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The Boy Who Cried Wolf was a Bad Fundraiser

Updated: Nov 29, 2023

The Boy Who Cried Wolf was a Bad Fundraiser

I’ve had the joy of spending most of my professional life working with nonprofits - as a staff member, and now, as a consultant with several organizations across the country. It shouldn’t come as a surprise when I say that every organization I’ve worked with has a long list of needs.

Some organizations need help with staffing, some need materials, and some have ambitious goals that need a donor (or group of donors to take a leap of faith). Some, unfortunately, have dire needs to increase cash flow so they can keep their organization afloat.

While need is a consistent phenomenon across the sector, messaging about it is not.

It gets back to a fundamental question about what motivates donors. How do we create urgency in our funding appeals? How do we let donors know about the significance of their support and its importance to the mission?

All too often, the easy answer is to write appeals that highlight short-term needs and our urgent request for support. My inbox is often full of fundraising appeals that make me feel like my donation is the difference between an organization surviving or going away completely.

In the short term, these appeals tend to work. They push a donor’s emotional buttons and can drive a quick infusion of cash.

Don’t let short-term success fool you, though. Over the long term, these appeals will destroy your fundraising efforts.

I call it the “boy who cried wolf” phenomenon. If I send an appeal today about my urgent need for support, it’s likely to bring in funding.

If I send it again in a month, I might get another infusion of cash.

But what happens if I send it again…and again…and again?

Eventually, our urgent need for support no longer looks like commitment to the mission, and instead looks like a transactional interaction with our donors. Our organizations become the boy who cried wolf, and donors completely lose their sense of urgency.

When donors become cynical toward your messaging, they grow detached from your organization, and your support will wither.

It may be tempting to send an appeal that will lead to a quick infusion of financial support, but it’s a recipe for long-term challenges. Instead, consider the following when developing appeals:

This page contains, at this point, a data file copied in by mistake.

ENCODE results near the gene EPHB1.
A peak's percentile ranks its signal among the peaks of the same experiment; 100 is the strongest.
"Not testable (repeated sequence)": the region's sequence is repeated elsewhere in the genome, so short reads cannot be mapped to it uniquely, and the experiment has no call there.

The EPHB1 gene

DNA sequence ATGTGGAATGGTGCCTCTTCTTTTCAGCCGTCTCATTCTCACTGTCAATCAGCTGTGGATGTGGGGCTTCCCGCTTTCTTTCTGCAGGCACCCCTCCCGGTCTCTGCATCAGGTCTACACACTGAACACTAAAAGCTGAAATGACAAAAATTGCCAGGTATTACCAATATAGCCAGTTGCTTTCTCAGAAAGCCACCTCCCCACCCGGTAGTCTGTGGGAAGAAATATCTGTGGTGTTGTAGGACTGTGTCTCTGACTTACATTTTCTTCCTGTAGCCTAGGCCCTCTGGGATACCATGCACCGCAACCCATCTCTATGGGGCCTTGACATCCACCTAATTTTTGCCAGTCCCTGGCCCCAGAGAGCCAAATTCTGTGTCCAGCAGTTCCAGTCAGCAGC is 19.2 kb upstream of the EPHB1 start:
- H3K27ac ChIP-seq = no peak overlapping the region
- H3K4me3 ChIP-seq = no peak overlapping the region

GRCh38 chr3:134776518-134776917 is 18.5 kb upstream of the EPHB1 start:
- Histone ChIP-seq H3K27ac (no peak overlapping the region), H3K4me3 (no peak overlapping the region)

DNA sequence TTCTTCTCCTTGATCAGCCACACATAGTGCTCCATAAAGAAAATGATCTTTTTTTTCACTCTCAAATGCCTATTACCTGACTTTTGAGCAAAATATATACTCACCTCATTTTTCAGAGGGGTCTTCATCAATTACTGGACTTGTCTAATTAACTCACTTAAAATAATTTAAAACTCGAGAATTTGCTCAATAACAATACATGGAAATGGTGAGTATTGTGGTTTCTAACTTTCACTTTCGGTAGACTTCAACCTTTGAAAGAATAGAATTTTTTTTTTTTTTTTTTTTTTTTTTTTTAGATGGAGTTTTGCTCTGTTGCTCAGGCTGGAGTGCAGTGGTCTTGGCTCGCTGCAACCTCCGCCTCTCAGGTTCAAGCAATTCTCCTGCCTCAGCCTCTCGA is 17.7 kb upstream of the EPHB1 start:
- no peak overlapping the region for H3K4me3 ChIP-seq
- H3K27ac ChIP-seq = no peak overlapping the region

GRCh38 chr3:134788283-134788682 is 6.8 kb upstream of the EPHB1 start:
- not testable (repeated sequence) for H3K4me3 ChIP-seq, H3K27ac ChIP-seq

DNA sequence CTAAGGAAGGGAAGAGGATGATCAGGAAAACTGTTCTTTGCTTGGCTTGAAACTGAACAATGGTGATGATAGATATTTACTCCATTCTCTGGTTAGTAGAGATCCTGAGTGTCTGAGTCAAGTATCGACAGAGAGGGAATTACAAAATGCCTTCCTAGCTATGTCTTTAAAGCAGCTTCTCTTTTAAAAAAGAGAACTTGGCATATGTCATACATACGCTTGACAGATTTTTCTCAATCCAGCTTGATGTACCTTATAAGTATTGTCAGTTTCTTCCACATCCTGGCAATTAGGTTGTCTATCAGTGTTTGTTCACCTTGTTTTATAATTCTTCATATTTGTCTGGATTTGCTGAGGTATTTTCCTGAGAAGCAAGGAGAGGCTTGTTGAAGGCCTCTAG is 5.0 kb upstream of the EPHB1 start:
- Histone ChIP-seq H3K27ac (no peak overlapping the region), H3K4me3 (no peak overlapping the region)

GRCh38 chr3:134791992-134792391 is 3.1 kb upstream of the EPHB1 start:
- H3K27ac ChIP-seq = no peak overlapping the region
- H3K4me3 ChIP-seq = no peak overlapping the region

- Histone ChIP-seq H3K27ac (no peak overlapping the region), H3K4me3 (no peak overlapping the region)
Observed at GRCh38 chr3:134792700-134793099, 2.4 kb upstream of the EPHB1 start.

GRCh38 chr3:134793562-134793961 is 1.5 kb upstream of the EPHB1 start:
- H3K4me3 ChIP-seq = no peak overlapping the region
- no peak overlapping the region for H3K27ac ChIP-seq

• Stories bring the mission to life: At Team Kat & Mouse, we love working with clients to master how to tell their stories. Effective storytelling moves donors and brings your mission to life. Use your appeals to tell donors stories and make them feel like they’re making a difference in the lives of those you serve.

  • Don’t think about appeals in isolation: Sending one-off fundraising messages feels disjointed and incomplete for donors. Instead, let your communications build off of one another. Set up a calendar to lay out when you’ll send appeals, how you’ll send them, and which messages you’ll want to highlight.

  • Don’t beg; inspire: Nobody wants to invest in an organization that looks like it’s struggling to survive. Show donors the great work you’re doing and make them feel like they can’t miss the chance to get in on it. A donation is an investment, and donors will be much more comfortable investing in an organization that is moving the needle.

  • Have a call to action: Tell your donors what you need from them. How do they give? Do you have an option for them to give monthly (if not, you should!)? This is critical for a successful appeal, but often gets lost in the shuffle.

Sending effective appeal letters is not easy. It takes deliberate planning and effective storytelling to do it the right way, but if done right, it will build a consistent, growing base of donors.

If you need help with your appeals, you’re not alone! Reach out to our team of nonprofit fundraising consultants at Team Kat & Mouse for a free consultation to learn about how we can help.

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